You need to file bankruptcy,  but you are married.

Perhaps you’re recently married, or maybe you’ve been married for a while.

Either way, your spouse does not want to file bankruptcy with you and you don’t want them to be affected by your bankruptcy filing.

Can this be accomplished?  Must you file a bankruptcy together, or not at all?

Bankruptcy Can Always Be Filed Alone

The Bankruptcy Laws allow married persons to file a joint bankruptcy petition, but they are not required to.    You are allowed to file a bankruptcy by yourself and discharge whatever debts you can discharge.

Effect of Bankruptcy on Spouse’s Credit Report

When clients ask me if their spouse will be “affected” they are usually referring to the spouse’s credit.

Technically, in community property states, the bankruptcy of one spouse can indirectly affect the non-filing spouse’s credit, but not usually.

In California, a community property state, community property is liable for all debts of the marital community.   What this essentially means is that as long as you’re married, you’re each liable for the debts of the other spouse.

But a bankruptcy filing by one spouse should not affect the credit of the other spouse because that spouse did not file bankruptcy.   The nonpayment of the debts may affect the non-filing spouse’s credit, but that is true regardless of whether or not a bankruptcy is filed.

In reality, this usually only occurs in situations where there are joint credit cards or accounts.  Otherwise, if the debt is solely in the spouse’s name who is filing for bankruptcy, the creditor will likely not even know the other spouse exists.

If you’ve been married a long time, the risk of joint debts affecting each others’ credit increases.

Married yesterday?  Not as big of a problem.

Spouse’s Income and Community Assets Get “Included”

If you are married in a community property state, all income earned by either spouse belongs to the “marital community”.

In other words, my income is your income and vice versa.

Thus, when you file a bankruptcy case the non-filing spouse’s income is used in determining the budget for the household and, hence, eligibility to file Chapter 7 (or how much the payment will be in a Chapter 11 or Chapter 13).

This is true for all states.  See my prior article on spouse income in bankruptcy.

Any community property assets–that is, those acquired during the marriage–are part of the bankruptcy estate.   Whether or not those assets are at risk depend on their value, which bankruptcy chapter is being filed, and what exemptions are available under applicable state or federal law.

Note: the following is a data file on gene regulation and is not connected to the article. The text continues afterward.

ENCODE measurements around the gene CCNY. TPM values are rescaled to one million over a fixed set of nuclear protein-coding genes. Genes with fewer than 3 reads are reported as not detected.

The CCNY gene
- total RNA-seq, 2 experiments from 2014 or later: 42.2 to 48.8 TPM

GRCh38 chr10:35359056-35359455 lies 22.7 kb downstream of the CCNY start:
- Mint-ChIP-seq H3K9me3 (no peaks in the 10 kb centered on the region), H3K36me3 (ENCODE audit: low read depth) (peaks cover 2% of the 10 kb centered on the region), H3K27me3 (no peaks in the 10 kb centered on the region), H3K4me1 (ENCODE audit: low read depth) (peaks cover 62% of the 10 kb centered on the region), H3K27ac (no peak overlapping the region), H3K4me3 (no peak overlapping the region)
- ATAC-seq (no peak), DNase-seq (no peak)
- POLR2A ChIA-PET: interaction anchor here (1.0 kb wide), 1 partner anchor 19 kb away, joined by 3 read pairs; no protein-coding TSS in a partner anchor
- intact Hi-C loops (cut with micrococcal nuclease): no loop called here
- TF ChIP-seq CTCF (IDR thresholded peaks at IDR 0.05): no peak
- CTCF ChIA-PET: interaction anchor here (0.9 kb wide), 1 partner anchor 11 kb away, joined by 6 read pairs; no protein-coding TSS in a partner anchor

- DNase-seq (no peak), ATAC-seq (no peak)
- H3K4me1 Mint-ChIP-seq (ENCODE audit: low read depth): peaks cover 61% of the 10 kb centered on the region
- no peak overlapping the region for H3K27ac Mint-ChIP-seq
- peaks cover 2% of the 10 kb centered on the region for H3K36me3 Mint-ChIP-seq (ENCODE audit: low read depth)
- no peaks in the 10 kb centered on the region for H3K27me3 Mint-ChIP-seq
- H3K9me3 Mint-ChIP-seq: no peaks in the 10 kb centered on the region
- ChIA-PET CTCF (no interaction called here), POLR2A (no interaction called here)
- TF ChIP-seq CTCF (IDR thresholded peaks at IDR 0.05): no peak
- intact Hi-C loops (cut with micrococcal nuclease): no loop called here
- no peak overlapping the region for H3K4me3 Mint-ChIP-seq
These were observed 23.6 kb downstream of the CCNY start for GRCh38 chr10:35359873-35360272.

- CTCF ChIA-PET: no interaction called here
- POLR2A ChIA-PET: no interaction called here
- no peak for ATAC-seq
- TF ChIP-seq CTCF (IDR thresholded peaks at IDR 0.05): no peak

If your spouse has their own separate property–essentially property they owned prior to the marriage which has not been improved using community funds–those assets would not be part of the bankruptcy.

The Community Discharge In Bankruptcy

One of the great benefits of filing bankruptcy alone when married in a community property state is that once you receive your discharge of debts, creditors are prohibited from collecting against any community property assets.

Thus, if one spouse files bankruptcy and gets a discharge in California,  the other spouse is protected by that discharge as to their community assets.  As long as they remain married, the community assets are safe.

This is a very powerful tool in many cases!

So, Will Bankruptcy Affect My Spouse?

As you can see, whether or not filing bankruptcy will affect the non-filing spouse is a tricky question to answer.   In community property states there is usually no difference because all community property gets included, but that does not mean the non-filing spouse will encounter any negative effects.  Usually there are no negative effects.

As with all things bankruptcy, having a consultation with an experienced bankruptcy attorney will provide the answers to these questions in your specific situation.

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